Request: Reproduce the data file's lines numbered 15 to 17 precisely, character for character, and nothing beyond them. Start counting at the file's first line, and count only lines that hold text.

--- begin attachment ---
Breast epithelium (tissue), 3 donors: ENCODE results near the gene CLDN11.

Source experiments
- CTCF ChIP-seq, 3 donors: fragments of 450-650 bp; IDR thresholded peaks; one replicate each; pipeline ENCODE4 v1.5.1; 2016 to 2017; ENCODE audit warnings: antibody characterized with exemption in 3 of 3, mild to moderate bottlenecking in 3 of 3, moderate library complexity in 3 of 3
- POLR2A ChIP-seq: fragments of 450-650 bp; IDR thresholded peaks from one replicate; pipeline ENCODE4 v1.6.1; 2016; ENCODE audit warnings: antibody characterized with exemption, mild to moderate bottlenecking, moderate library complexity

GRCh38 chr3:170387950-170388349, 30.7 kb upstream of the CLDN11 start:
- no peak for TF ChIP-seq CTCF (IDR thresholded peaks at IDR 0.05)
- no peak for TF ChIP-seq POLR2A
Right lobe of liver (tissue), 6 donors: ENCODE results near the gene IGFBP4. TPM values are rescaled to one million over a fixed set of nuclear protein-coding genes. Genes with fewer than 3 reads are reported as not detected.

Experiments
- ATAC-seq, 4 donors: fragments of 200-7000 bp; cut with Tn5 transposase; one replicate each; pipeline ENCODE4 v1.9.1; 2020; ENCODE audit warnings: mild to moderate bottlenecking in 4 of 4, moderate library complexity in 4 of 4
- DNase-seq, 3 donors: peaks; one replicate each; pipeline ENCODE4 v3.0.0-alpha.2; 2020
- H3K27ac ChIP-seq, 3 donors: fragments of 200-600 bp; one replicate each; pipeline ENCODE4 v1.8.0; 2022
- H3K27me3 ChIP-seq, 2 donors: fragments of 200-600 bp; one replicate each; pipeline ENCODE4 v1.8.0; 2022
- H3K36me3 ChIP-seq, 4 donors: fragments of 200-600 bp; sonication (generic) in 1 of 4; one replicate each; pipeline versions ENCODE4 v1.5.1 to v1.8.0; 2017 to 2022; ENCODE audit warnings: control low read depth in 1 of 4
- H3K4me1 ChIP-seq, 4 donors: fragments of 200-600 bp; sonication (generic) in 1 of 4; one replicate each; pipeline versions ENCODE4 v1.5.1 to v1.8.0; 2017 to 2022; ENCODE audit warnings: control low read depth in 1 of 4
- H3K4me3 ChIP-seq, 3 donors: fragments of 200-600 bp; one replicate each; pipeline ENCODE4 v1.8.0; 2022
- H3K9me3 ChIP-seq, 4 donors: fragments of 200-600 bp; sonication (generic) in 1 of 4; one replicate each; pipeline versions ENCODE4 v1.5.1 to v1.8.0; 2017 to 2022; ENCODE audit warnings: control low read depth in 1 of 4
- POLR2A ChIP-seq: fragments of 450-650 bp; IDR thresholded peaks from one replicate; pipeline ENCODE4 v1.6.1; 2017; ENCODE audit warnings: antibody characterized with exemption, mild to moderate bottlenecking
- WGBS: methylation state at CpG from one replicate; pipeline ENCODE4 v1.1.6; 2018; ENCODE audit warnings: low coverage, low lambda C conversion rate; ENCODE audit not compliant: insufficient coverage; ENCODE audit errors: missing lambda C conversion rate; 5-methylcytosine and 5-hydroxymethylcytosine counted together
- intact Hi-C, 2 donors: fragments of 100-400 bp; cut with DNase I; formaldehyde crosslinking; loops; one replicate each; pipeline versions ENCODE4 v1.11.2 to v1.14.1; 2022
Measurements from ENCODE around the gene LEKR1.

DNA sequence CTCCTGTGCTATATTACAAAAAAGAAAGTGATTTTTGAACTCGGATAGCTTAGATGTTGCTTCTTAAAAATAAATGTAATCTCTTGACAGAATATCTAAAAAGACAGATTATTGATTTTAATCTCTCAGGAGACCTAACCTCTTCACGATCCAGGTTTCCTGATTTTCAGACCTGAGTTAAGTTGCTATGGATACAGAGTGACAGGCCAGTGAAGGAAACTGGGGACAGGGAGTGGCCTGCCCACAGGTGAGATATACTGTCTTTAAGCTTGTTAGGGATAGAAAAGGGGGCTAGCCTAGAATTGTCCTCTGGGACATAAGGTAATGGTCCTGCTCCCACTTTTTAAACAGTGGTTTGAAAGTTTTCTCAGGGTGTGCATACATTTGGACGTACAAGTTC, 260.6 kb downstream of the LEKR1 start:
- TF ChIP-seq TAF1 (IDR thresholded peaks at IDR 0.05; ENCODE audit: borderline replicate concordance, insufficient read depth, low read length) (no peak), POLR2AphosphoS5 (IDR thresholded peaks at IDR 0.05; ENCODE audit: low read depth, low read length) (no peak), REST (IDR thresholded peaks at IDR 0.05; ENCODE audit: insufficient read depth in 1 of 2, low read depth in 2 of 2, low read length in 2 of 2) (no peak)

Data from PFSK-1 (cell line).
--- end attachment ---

- H3K4me1 ChIP-seq, 4 donors: fragments of 200-600 bp; sonication (generic) in 1 of 4; one replicate each; pipeline versions ENCODE4 v1.5.1 to v1.8.0; 2017 to 2022; ENCODE audit warnings: control low read depth in 1 of 4
- H3K4me3 ChIP-seq, 3 donors: fragments of 200-600 bp; one replicate each; pipeline ENCODE4 v1.8.0; 2022
- H3K9me3 ChIP-seq, 4 donors: fragments of 200-600 bp; sonication (generic) in 1 of 4; one replicate each; pipeline versions ENCODE4 v1.5.1 to v1.8.0; 2017 to 2022; ENCODE audit warnings: control low read depth in 1 of 4